Shortly before Sept. 11, 2001, Scott Miller visited the New York City municipal archives to place the final piece in a 937-piece puzzle. That was when he verified the death of Rosalie Moser, the final passenger of the S.S. St. Louis whose fate he had yet to ascertain.
For more than five years, Miller had been working with a team of researchers at the United States Holocaust Memorial Museum in Washington, D.C. Together, they had set out to determine the fate of all 937 passengers aboard the S.S. St. Louis, the ship of European refugees famously denied entry to Cuba and the United States in 1939.
A decade after determining Mrs. Moser’s final resting place, Miller — now director of curatorial affairs at the museum — recounted his methods and motivations for tracking down the passengers, sharing the stage with Fred Buff, one of the last remaining survivors.
“While the drama at high seas was a very well known story for people who were alive at the time, they know the story as headlines,” said Miller last November at an event for the museum’s New York Next Generation Society.
“But for 60 years, the common wisdom was that we’ll never know what happened to all the passengers on the St. Louis," he told the crowd of 40, most of them grandchildren of Holocaust survivors in their 30s and 40s and their peers.
Fred Buff, 90, was part of the first group of 30-40 survivors who the museum found through their survivors registry. A teenager aboard the St. Louis, Buff carries a leather briefcase of photos, newspaper clippings and other primary sources documenting his voyage. Among them are a few amusing photos of him cavorting with young women on the ship — none of whom, Miller joked, are his wife of 66 years, Lotte, who accompanies him on his speaking engagements.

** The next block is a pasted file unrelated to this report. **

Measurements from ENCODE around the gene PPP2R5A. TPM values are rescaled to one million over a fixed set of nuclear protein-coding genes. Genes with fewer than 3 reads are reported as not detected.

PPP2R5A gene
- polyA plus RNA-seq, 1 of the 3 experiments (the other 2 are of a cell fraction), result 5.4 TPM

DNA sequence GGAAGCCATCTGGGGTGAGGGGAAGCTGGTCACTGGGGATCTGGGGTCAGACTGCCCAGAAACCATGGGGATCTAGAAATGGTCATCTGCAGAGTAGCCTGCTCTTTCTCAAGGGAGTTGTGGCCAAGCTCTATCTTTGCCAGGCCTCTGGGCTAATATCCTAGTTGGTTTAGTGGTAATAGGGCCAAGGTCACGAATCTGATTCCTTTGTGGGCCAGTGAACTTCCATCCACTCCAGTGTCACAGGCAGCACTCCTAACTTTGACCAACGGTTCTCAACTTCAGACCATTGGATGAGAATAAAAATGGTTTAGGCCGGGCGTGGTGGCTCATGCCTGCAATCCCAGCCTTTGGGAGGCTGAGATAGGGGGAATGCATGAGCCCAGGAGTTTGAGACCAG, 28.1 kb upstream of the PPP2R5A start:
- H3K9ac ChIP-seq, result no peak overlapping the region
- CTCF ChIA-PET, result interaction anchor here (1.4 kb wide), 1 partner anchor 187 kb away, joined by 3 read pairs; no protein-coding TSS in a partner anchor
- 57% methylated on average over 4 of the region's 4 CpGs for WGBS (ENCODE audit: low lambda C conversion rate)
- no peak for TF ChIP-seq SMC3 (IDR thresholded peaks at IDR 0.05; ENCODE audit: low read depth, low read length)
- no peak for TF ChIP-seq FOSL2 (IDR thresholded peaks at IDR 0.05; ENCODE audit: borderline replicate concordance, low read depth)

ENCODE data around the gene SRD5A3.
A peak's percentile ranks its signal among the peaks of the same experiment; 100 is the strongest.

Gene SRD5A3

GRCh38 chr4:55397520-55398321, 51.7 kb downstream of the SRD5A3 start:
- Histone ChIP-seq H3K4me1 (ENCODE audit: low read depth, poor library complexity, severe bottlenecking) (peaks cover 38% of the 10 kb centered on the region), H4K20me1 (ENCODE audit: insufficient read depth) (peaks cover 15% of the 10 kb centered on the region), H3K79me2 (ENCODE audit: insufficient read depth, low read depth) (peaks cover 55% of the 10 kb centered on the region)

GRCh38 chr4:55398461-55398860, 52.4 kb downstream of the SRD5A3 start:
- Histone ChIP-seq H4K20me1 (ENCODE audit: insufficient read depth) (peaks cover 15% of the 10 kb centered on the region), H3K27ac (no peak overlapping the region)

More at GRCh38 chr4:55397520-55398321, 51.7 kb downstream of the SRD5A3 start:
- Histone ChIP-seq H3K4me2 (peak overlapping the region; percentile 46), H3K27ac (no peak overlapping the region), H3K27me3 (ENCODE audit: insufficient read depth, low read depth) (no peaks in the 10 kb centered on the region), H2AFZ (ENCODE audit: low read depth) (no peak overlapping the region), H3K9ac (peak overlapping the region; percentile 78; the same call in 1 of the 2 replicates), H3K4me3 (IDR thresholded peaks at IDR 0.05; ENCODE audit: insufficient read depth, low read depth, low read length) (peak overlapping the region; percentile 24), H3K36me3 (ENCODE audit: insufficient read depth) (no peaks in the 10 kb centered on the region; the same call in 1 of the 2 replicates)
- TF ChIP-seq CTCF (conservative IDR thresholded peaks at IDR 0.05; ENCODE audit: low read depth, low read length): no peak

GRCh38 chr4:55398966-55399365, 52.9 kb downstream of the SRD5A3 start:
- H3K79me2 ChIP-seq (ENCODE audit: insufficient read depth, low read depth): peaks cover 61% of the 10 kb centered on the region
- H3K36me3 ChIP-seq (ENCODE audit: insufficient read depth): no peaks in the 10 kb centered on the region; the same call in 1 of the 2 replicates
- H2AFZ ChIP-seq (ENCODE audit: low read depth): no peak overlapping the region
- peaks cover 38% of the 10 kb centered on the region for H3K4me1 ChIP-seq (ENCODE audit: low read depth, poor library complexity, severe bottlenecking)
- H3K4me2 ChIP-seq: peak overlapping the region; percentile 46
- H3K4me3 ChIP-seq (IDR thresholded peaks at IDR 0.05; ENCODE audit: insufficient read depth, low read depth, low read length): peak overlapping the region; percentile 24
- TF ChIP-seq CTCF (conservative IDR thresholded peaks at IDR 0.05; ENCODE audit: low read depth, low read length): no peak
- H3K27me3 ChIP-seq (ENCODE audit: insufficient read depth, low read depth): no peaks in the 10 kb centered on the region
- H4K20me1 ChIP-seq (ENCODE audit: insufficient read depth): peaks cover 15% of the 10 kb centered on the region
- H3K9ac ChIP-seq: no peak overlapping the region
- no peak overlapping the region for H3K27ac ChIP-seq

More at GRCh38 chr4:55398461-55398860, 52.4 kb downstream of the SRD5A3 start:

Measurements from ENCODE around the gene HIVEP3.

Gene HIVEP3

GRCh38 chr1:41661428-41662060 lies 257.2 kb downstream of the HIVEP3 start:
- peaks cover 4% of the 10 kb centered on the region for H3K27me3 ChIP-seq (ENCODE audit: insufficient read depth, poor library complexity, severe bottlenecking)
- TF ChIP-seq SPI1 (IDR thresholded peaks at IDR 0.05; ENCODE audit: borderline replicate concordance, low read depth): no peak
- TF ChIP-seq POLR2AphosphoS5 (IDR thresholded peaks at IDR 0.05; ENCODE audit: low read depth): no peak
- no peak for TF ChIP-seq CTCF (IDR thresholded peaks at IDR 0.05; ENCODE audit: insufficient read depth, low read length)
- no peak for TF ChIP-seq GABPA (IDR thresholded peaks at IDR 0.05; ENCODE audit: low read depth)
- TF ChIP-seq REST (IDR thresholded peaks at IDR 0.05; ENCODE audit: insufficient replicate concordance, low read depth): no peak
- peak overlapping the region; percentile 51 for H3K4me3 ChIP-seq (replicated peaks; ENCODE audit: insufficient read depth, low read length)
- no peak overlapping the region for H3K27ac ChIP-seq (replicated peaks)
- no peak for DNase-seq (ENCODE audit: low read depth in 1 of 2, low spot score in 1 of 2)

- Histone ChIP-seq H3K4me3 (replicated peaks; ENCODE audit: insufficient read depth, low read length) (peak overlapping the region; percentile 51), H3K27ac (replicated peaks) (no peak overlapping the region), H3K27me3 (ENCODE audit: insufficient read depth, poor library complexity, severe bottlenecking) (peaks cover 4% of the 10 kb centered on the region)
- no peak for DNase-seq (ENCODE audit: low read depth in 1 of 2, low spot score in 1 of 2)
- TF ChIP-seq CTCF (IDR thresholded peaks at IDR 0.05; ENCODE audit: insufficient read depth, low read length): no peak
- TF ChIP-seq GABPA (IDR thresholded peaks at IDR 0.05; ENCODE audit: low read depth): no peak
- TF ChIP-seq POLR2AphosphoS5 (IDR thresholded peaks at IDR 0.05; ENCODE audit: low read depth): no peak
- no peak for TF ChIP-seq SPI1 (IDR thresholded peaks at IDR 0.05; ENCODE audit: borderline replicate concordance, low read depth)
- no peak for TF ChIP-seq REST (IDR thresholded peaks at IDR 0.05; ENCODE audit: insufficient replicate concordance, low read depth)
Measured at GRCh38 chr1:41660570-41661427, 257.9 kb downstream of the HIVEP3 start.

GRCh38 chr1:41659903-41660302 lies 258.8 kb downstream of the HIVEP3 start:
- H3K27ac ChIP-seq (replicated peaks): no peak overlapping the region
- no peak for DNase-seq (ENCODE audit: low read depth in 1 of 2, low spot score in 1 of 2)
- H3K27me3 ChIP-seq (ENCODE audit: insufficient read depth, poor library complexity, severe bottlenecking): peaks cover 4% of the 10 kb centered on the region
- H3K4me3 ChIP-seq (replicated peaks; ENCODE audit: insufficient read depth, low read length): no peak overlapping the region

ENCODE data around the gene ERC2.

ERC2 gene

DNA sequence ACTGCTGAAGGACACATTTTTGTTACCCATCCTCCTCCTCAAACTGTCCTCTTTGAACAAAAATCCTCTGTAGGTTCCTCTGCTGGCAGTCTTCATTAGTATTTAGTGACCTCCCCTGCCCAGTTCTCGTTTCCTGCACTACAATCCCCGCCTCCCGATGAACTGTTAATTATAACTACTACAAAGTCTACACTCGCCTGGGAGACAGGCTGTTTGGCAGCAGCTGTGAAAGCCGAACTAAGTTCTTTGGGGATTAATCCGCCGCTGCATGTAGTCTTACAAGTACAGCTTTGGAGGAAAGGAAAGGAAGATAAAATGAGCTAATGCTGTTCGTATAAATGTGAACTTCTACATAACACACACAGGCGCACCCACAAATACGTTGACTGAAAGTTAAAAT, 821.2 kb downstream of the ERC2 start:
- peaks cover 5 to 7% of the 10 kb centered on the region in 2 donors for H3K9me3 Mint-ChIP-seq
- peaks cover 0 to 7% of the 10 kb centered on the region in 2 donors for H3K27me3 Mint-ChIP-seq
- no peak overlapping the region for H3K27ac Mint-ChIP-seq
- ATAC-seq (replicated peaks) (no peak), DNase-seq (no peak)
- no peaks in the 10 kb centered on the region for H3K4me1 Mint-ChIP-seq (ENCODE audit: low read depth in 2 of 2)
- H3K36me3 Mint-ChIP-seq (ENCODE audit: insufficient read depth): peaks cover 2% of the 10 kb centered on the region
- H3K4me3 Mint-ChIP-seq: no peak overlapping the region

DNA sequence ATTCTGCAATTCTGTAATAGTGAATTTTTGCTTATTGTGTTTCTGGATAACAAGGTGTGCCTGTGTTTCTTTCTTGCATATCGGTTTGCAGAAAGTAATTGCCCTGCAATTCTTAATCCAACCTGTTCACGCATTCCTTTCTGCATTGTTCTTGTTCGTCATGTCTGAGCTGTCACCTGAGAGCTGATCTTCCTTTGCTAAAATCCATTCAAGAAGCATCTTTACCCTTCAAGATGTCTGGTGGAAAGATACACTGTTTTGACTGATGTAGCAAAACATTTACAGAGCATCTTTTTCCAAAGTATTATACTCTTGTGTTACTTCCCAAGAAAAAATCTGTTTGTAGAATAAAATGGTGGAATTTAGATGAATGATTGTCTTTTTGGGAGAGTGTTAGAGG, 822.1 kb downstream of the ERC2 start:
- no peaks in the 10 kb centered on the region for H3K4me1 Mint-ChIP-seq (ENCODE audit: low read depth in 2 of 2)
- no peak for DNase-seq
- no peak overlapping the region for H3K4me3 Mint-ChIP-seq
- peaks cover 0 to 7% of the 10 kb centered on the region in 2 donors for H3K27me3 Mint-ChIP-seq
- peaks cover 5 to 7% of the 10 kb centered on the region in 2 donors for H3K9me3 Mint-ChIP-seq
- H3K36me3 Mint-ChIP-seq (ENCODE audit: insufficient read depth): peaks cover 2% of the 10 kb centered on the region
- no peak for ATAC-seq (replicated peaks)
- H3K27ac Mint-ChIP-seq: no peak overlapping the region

Indeed, Buff frames some memories of the ill-fated ship in a rather positive light. Gustav Schroeder, the ship’s captain, “was a very professional and compassionate officer," Buff relayed to the Next Generation group, "and had the ship’s crew instructed to treat and service the Jewish passengers with the same courtesy as they had been trained to to treat any other passengers on which the ship has sailed.”
Nevertheless, the revelation that the captain felt compelled to organize a suicide watch patrol gave the audience an idea of the panic that gripped the passengers while their fate was in limbo.
A longtime resident and Jewish lay leader in Paramus, N.J., Buff only began sharing his memories to public schools and large groups in 1999, many of which were compiled in a translation of his diary published that year. Asked why he waited so long to begin sharing, Lotte replied "he was working," noting that he retired from his air foam manufacturing business at the age of 80.
While Buff was easy to locate, Miller’s discovery of the other passengers of the St. Louis first involved exhausting passenger registries, immigration records and other documentation. From thereon out, it was a combination of good marketing and serendipity.
Beginning in the mid-1990s — before the arrival of Facebook and other social networking technology — Miller began placing ads like this one in various newspapers. The first ad placed was in a small German language Tel Aviv newspaper called Israel-Nachtrichen. The day the ad was published, Miller received an email.
"Dear Mr. Miller, My name today is Michael Barak, but in 1939, aboard the St. Louis, my name was Michael Fink," one of the names listed in the ad.
"I was five years old. I think you’re looking for me,” said Barak, whose original surname didn’t appear in any immigration records because he clandestinely immigrated to Palestine as part of Aliyah Bet in 1939.
Ultimately, Miller and his team determined that of the 533 passengers who weren’t fortunate enough to escape to Britain or elsewhere prior to the War, 254 died.
“This could have been a story of rescue and total survival,” lamented Miller.
For a selection of articles about the St. Louis from our Archive, click here.
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Image: Fred Buff, a survivor of the S.S. St. Louis, shortly after addressing a young leadership group of the U.S. Holocaust Memorial Museum in New York. (Adam Soclof/JTA)